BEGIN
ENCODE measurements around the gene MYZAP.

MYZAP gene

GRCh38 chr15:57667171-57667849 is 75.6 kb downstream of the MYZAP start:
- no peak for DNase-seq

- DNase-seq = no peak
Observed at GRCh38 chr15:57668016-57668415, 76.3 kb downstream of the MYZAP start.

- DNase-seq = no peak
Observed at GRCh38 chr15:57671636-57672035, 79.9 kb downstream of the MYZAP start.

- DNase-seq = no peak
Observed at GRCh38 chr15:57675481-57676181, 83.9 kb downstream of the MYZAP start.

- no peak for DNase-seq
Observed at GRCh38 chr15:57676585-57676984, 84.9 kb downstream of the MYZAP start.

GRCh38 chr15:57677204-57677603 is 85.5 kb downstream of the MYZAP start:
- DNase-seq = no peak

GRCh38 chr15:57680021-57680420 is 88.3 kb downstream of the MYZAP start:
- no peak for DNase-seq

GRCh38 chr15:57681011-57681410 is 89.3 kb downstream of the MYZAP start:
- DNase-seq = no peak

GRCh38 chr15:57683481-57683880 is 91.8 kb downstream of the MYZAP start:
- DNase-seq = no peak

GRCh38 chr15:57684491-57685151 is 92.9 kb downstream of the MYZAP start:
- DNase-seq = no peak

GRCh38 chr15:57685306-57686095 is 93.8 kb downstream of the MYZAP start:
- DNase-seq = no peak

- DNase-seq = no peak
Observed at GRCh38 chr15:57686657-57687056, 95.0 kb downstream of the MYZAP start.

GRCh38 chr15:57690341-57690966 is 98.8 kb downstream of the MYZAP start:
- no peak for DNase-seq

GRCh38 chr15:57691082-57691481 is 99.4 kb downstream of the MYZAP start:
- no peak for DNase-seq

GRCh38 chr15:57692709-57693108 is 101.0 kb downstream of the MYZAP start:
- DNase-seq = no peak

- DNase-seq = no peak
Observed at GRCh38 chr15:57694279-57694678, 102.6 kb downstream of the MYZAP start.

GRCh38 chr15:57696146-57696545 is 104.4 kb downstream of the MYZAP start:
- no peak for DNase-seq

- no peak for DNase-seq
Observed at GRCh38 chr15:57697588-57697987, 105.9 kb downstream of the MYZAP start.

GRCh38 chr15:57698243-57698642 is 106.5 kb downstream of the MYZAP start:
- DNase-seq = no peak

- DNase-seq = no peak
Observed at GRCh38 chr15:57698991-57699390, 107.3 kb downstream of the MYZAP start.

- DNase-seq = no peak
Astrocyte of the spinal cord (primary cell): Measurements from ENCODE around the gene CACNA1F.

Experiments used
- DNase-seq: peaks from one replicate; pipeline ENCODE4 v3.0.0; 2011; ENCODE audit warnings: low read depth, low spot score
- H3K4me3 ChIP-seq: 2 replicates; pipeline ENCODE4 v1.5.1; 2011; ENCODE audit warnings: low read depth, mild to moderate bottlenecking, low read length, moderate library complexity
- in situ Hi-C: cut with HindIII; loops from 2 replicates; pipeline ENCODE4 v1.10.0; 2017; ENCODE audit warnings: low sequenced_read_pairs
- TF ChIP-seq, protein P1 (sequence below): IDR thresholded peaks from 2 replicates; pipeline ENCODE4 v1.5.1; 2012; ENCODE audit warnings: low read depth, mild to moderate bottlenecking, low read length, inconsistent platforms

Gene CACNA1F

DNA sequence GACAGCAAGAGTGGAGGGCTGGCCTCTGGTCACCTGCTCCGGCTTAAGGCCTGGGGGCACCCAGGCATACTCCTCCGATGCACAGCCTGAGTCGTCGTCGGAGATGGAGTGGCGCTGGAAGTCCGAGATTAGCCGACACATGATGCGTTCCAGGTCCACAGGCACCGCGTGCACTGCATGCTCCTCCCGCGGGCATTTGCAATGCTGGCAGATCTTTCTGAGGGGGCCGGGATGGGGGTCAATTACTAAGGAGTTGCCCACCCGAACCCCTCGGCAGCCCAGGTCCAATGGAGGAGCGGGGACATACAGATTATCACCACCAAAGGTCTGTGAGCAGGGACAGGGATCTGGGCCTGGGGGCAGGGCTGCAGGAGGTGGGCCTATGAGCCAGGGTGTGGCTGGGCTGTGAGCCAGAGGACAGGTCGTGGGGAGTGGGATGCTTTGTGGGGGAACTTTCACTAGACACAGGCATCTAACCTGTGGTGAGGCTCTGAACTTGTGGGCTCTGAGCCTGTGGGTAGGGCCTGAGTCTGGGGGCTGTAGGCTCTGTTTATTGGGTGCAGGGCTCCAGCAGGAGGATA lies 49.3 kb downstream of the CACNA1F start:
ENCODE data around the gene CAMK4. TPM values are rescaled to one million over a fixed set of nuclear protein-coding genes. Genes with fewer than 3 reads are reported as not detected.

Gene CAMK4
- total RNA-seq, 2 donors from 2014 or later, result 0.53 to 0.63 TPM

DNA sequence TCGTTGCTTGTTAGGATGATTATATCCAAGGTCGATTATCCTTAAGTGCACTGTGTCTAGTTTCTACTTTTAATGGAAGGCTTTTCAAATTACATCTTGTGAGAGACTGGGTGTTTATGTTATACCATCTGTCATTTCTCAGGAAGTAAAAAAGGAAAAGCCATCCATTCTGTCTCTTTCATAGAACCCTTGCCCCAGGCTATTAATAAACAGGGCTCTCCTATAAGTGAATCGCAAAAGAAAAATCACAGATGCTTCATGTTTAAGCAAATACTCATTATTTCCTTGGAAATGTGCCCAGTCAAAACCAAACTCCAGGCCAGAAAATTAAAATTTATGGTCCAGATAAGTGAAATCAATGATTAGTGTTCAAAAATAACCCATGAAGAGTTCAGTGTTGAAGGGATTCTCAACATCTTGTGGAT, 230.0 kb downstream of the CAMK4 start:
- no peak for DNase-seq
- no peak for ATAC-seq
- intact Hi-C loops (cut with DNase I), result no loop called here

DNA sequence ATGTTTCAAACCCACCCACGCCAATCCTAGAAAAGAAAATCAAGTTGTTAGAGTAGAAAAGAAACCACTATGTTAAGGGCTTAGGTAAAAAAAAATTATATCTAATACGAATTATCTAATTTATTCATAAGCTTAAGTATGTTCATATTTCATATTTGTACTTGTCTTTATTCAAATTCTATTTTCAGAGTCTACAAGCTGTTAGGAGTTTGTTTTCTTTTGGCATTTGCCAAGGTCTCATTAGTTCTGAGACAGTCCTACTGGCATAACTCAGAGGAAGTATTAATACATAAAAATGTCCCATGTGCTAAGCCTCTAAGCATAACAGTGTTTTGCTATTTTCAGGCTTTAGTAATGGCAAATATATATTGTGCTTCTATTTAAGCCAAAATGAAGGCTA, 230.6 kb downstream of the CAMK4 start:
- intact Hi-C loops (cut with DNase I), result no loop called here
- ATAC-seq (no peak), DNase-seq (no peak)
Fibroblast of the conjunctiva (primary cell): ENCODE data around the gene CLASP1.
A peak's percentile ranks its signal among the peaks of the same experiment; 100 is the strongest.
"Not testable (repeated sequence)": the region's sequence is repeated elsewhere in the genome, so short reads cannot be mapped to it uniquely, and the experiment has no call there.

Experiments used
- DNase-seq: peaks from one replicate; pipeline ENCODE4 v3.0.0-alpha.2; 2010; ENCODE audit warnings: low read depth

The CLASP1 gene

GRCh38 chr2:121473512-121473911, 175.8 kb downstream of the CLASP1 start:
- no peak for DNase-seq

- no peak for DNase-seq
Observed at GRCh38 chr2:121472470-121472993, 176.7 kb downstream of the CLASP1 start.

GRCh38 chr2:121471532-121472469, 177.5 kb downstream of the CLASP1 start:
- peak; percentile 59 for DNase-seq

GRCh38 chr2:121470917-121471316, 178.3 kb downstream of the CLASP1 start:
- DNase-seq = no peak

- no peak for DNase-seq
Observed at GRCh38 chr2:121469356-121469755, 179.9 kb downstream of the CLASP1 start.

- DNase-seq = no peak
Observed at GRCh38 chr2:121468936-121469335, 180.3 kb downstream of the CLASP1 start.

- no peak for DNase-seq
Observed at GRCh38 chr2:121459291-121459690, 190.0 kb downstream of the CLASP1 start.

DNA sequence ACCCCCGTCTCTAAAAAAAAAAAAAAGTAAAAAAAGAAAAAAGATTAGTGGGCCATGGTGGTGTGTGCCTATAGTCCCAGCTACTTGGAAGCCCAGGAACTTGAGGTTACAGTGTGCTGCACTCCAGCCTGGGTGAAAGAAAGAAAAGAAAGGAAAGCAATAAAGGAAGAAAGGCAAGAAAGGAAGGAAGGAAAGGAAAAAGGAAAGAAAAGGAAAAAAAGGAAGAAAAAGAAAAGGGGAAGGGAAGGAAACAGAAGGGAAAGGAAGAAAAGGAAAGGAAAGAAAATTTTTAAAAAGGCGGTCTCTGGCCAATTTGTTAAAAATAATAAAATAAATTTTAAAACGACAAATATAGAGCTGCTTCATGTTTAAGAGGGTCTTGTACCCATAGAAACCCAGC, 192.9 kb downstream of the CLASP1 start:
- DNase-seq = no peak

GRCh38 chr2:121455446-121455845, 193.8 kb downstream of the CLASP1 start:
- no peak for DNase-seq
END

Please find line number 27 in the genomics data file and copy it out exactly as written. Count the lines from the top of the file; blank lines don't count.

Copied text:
GRCh38 chr15:57690341-57690966 is 98.8 kb downstream of the MYZAP start: